Album reviews: Red Hot Chili Peppers | Jake Bugg | Rick Redbeard

The groove could be in danger of becoming a rut for the slickly produced Red Hot Chili Peppers

Red Hot Chili Peppers

Since cleaning up – in more ways than one – in the 1990s, Red Hot Chili Peppers have occupied a very comfortable groove – hardly the spirit of rock’n’roll which their enthusiastic bassist Flea recently said he was keen to relocate. Yet here they are, settling in again on their 11th album (***) with the smooth funk pop of the title track, the first in a succession of run-of-the-mill cuts buffed by Danger Mouse, who can only sprinkle so much production magic on mediocrity.

For better or worse, you would not mistake recent single Dark Necessities for the work of any other band in a blind tasting but proceedings take a turn for the more interesting and engaging around the halfway point with Sick Love, a cocktail of cynicism, empathy and sensitivity, co-written with Elton John and Bernie Taupin. Its burnished blues guitar and laidback summer vibe could, weather permitting, be just the ticket to seduce T in the Park during their Sunday night headline set this year.

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The lithe, springy bassline and twinkling descending synth lines of Go Robot could easily be a nod to Daft Punk, though its catalogue of lyrical proclivities was actually inspired by Prince’s Controversy. The heavier groove and wah-wah riffage of Detroit and economical bursts of charged guitar on This Ticonderoga rev up proceedings. Their “new” guitarist Josh Klinghoffer does some lovely work on The Hunter, and the cosmic prog of Dreams of a Samurai is straight out of the Danger Mouse school of plangent sound.

Nottingham troubadour Jake Bugg returns with an all-over-the-shop third album (***) which is more eclectic than your typical Primal Scream offering. On My One – Nottspeak for “on my own” – kicks off with the autobiographical acoustic tour blues of the title track, before taking in the busker skiffle of Put Out The Fire, sonorous folky ballad All That and electro indie shuffle of Gimme The Love. So far, so fair enough. But the insolent teenager who once slagged off reality TV talent shows appears to be flirting with actual mainstream pop music now he has reached the age of majority. The smooth soul pop of Never Wanna Dance could have been ripped from the Simply Red songbook but Bugg fancies himself as more of a sultry Alex Turner crooner on the swelling ballad Love, Hope and Misery, even though he has neither the voice nor the flair to pull it off.

Rick Redbeard is a far more convincing musical shapeshifter. As rocking Rick Anthony, he is often sighted freaking out with his psychedelic brethren in the Phantom Band but in solo guise he has put his rich baritone to soulful use on a spare, folk-rooted soundtrack. Awake Unto (****) builds on the beauty of his debut No Selfish Heart, with the casual contentment on catchy single The Golden Age and resonant Celtic/Americana crossover of Unfound. Album highlight The Night Is All Ours is a sensitive torch song of the kind currently revitalised by John Grant and Father John Misty, while Paul Buchanan will surely be cursing the elegance of Field Years.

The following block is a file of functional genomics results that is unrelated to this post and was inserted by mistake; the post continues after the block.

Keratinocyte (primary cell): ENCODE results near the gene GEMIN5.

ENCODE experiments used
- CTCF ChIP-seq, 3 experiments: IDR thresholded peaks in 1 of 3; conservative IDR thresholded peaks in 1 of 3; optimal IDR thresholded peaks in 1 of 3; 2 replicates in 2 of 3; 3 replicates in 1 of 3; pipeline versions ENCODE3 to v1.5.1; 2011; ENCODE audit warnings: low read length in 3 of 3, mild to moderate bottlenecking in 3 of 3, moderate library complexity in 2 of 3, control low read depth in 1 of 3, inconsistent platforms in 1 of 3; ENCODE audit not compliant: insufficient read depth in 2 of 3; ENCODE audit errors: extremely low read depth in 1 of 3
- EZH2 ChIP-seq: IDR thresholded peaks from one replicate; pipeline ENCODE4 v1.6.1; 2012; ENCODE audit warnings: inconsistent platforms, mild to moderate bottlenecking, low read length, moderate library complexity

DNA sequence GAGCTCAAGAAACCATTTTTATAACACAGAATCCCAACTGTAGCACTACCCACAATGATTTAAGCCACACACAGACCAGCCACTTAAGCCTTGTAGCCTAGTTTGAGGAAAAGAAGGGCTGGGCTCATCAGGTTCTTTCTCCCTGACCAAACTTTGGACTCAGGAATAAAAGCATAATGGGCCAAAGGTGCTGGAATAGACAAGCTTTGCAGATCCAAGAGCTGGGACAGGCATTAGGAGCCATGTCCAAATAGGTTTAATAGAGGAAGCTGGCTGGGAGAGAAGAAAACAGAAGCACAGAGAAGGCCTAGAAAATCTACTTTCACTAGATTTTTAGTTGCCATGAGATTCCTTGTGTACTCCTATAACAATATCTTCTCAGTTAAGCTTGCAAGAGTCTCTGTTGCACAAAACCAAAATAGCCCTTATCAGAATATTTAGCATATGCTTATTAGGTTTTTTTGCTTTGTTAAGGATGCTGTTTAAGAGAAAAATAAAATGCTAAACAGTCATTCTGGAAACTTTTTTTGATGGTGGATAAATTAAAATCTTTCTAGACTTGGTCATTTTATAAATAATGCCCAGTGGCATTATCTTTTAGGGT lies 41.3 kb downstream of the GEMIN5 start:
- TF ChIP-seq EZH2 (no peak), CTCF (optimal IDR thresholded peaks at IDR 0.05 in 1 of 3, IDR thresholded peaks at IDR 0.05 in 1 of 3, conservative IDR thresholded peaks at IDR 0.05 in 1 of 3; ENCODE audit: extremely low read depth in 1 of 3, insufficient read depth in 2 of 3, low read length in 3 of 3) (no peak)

Ahead of the release of her new album this autumn, Fife’s finest KT Tunstall celebrates her new California home on the Golden State EP (***), not with freeway-friendly MOR or Chili Peppers funk rock but two blasts of husky, ballsy, bluesy pop in All Or Nothing and The Healer and the choppy pop strumalong of lead track Evil Eye, which is somewhat superfluously remixed by Django Django. Fiona Shepherd

FOLK: MacMillan: Since It Was The Day Of Preparation | Rating: ***** | Delphian

The Hebrides Ensemble are riding high at the moment, both live and in the recording studio. It’s their 25th anniversary season after all. Their latest disc picks up on a major work by James MacMillan – Since It Was the Day Of Preparation – which Hebrides commissioned and premiered at the 2012 Edinburgh International Festival. The line-up is the same – Brindley Sherrat in the bass role as Christ, Synergy Vocals providing the vocal quartet, and an intimate instrumental ensemble under William Conway’s direction – and the music, now firmly embedded in Hebrides’ repertoire, bares its dramatic soul in this powerful recording. There is heightened emotion, but there is also simplicity, extraordinary beauty and intimacy in MacMillan’s thoughtful setting of the Resurrection story. Sherrat’s performance echoes its flowing purposefulness. This is a definitive version of a definitive work. Ken Walton

FOLK: Adam Holmes & The Embers: Brighter Still | Rating: **** | Gogar Records

Having made an impact with his last album, Heirs and Graces, Edinburgh singer-songwriter Adam Holmes consolidates his reputation with this clutch of uncomplicated but largely persuasive songs, delivered in his gruffly warm-toned vocals and couched in the expertly deployed guitars and keyboards of his band. This is more Celtic soul than folk, as evinced by When the Lights Go Down, with its gospel chorusing, and One Soul, sounding somewhere between John Martyn and The Commitments.

Unsurprisingly, the irresistible afro beat and instrumental shimmer of People Come/People Go has been released as a single, while, in contrast, there’s a brooding power to the ominously reverberating guitar and dramatically building coda of Nadine. Elsewhere, Holmes reverts to his imploring, melancholic mode in Joanna and he duets engagingly with guest singer Eddi Reader on country sounding Love Down the Line. Jim Gilchrist